Emmanuel Manolakakis 1st UK Seminar

emmanuel

Emmanuel Manolakakis

We arrived at the Cardiff Martial Arts Centre on Saturday October 24th ready for the first UK Seminar of Canadian Systema instructor Emmanuel Manolakakis who is known affectionately as “Manny”.
Manny began day one by laying out what he was intending to teach and help us all achieve in our personal goals. By explaining how Systema should be a 100% training program 24 hours a day he displayed the methodology of Systema, showing it is not specifically a ” Martial Art” rather a way of living your life wholly and completely with the “Art’ actually coming individually from the student themselves. He explained how this was like two musician having been taught to play identical instruments in exactly the same manner, yet both musicians end up creating two completely different yet equally beautiful tunes.
Through the highlighting of how ‘bad effort” can make everyday things harder, Manny helped everyone become aware of how relaxation coupled with fullness in the body can improve efficiency for less effort without loss of manoeuvrability. Simply by finding the point where the individual felt most comfortable in their work, led to many finding out how little they really knew about themselves. With Manny’s uniquely positioned insights we were able to make corrections that aided everyone in getting the best from their movements.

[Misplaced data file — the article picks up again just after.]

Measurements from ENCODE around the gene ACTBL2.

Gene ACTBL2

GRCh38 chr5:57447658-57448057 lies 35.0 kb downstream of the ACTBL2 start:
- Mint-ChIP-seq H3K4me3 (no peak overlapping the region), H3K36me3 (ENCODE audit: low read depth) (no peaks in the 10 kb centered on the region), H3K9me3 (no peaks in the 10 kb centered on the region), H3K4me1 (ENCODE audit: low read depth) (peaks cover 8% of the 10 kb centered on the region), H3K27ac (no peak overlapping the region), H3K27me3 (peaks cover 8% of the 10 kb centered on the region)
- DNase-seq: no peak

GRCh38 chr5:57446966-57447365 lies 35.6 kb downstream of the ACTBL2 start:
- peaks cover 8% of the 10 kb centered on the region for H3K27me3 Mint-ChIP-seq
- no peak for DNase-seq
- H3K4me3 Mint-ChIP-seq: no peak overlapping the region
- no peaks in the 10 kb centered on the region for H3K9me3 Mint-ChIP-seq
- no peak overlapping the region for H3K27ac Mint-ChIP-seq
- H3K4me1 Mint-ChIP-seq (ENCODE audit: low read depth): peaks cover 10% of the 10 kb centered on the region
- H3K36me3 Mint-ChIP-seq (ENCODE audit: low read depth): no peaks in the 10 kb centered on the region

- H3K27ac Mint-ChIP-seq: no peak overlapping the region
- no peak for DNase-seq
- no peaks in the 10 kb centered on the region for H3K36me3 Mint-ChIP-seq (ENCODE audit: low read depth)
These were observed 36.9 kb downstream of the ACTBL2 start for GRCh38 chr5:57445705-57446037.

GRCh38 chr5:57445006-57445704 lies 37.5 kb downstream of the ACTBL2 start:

It was a strange situation to experience the fact we were now working at a base level of Systema that was not only taxing to the psyche and pushing our personal thresholds, but was one that also made everyone feel comfortable within themselves and in their work.
After a short recess the class reformed and continued with getting used to moving on the ground under a partners bodyweight by using the core of the body, thereby assuring the hands and legs were available for striking rather than being occupied in the control of and defence against a partner. This was then expanded upon by the incorporation of holds and grabs, then later when standing using your weight to move your partner and to support your partner when working as a team against assailants.P1050537 Blog
Day one concluded by studying the use of fullness to overcome grabs. Manny explained the similarities between the joints in the arms and legs to that of the body demonstrating the ease of overcoming an exceptionally strong grabs, both single and double by following the direction given to you by the attack itself. Everyone was then give free time to play with the lessons to experiment with and experience their own personal developmental progress.
The class disbursed to later reconnect at a local eatery for a continuation of Systema through socialising and debriefing on the day’s events, a most important and enjoyable way to continue ones training.